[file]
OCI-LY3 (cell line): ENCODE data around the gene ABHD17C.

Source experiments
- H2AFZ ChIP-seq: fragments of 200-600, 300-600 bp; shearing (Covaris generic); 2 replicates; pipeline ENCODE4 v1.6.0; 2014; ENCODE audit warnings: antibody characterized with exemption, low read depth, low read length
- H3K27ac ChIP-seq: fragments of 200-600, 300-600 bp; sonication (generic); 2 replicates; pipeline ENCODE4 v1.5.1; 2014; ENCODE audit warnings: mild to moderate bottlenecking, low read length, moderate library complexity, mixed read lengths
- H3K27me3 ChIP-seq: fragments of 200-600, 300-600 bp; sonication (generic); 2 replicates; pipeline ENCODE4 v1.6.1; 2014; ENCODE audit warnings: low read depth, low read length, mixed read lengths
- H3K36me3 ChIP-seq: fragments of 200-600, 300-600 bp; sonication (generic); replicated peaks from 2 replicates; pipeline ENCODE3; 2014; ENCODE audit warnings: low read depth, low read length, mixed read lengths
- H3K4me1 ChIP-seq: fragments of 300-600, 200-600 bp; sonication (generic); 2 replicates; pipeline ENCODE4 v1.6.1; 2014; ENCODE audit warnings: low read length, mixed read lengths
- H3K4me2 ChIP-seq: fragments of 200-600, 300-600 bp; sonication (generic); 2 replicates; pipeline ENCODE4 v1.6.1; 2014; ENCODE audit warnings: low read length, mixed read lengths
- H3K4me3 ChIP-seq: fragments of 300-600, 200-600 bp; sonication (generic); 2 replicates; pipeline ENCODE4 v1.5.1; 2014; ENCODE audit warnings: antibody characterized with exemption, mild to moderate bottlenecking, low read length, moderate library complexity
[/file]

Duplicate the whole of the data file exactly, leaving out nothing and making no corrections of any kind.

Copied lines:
OCI-LY3 (cell line): ENCODE data around the gene ABHD17C.

Source experiments
- H2AFZ ChIP-seq: fragments of 200-600, 300-600 bp; shearing (Covaris generic); 2 replicates; pipeline ENCODE4 v1.6.0; 2014; ENCODE audit warnings: antibody characterized with exemption, low read depth, low read length
- H3K27ac ChIP-seq: fragments of 200-600, 300-600 bp; sonication (generic); 2 replicates; pipeline ENCODE4 v1.5.1; 2014; ENCODE audit warnings: mild to moderate bottlenecking, low read length, moderate library complexity, mixed read lengths
- H3K27me3 ChIP-seq: fragments of 200-600, 300-600 bp; sonication (generic); 2 replicates; pipeline ENCODE4 v1.6.1; 2014; ENCODE audit warnings: low read depth, low read length, mixed read lengths
- H3K36me3 ChIP-seq: fragments of 200-600, 300-600 bp; sonication (generic); replicated peaks from 2 replicates; pipeline ENCODE3; 2014; ENCODE audit warnings: low read depth, low read length, mixed read lengths
- H3K4me1 ChIP-seq: fragments of 300-600, 200-600 bp; sonication (generic); 2 replicates; pipeline ENCODE4 v1.6.1; 2014; ENCODE audit warnings: low read length, mixed read lengths
- H3K4me2 ChIP-seq: fragments of 200-600, 300-600 bp; sonication (generic); 2 replicates; pipeline ENCODE4 v1.6.1; 2014; ENCODE audit warnings: low read length, mixed read lengths
- H3K4me3 ChIP-seq: fragments of 300-600, 200-600 bp; sonication (generic); 2 replicates; pipeline ENCODE4 v1.5.1; 2014; ENCODE audit warnings: antibody characterized with exemption, mild to moderate bottlenecking, low read length, moderate library complexity